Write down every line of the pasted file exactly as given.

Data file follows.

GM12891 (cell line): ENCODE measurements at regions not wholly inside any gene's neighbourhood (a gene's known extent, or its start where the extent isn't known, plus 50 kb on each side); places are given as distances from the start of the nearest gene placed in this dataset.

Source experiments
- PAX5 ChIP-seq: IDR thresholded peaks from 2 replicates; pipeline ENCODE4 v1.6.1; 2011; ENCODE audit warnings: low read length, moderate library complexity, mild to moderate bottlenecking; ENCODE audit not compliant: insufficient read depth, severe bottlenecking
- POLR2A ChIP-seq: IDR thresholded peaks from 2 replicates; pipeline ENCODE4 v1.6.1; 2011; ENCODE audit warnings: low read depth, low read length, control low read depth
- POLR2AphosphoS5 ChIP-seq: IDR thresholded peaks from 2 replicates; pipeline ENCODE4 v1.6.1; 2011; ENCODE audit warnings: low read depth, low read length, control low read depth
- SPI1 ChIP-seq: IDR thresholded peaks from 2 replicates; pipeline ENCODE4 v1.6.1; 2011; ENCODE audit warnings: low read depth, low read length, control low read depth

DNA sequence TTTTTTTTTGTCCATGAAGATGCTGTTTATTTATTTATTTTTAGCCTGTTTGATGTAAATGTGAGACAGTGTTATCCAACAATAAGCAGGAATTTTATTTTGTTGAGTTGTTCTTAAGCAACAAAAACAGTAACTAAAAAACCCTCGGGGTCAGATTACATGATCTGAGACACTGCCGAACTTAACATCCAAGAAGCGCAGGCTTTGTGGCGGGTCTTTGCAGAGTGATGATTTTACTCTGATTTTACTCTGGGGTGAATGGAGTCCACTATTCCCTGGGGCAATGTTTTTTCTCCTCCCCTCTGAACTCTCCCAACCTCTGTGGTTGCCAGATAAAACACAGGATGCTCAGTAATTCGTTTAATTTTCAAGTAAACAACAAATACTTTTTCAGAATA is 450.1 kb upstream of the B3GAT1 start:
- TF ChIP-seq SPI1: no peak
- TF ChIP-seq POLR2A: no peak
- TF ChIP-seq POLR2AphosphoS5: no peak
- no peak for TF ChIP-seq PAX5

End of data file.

GM12891 (cell line): ENCODE measurements at regions not wholly inside any gene's neighbourhood (a gene's known extent, or its start where the extent isn't known, plus 50 kb on each side); places are given as distances from the start of the nearest gene placed in this dataset.

Source experiments
- PAX5 ChIP-seq: IDR thresholded peaks from 2 replicates; pipeline ENCODE4 v1.6.1; 2011; ENCODE audit warnings: low read length, moderate library complexity, mild to moderate bottlenecking; ENCODE audit not compliant: insufficient read depth, severe bottlenecking
- POLR2A ChIP-seq: IDR thresholded peaks from 2 replicates; pipeline ENCODE4 v1.6.1; 2011; ENCODE audit warnings: low read depth, low read length, control low read depth
- POLR2AphosphoS5 ChIP-seq: IDR thresholded peaks from 2 replicates; pipeline ENCODE4 v1.6.1; 2011; ENCODE audit warnings: low read depth, low read length, control low read depth
- SPI1 ChIP-seq: IDR thresholded peaks from 2 replicates; pipeline ENCODE4 v1.6.1; 2011; ENCODE audit warnings: low read depth, low read length, control low read depth

DNA sequence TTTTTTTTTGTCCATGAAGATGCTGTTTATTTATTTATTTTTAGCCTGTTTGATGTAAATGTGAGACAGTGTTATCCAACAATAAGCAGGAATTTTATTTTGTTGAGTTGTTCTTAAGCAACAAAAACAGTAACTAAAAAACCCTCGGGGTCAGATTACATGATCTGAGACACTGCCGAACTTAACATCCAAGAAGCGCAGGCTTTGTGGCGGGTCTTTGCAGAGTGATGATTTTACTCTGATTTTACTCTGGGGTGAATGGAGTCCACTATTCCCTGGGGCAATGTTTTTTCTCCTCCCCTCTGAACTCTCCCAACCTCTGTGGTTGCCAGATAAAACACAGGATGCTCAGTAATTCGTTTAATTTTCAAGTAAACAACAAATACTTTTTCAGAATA is 450.1 kb upstream of the B3GAT1 start:
- TF ChIP-seq SPI1: no peak
- TF ChIP-seq POLR2A: no peak
- TF ChIP-seq POLR2AphosphoS5: no peak
- no peak for TF ChIP-seq PAX5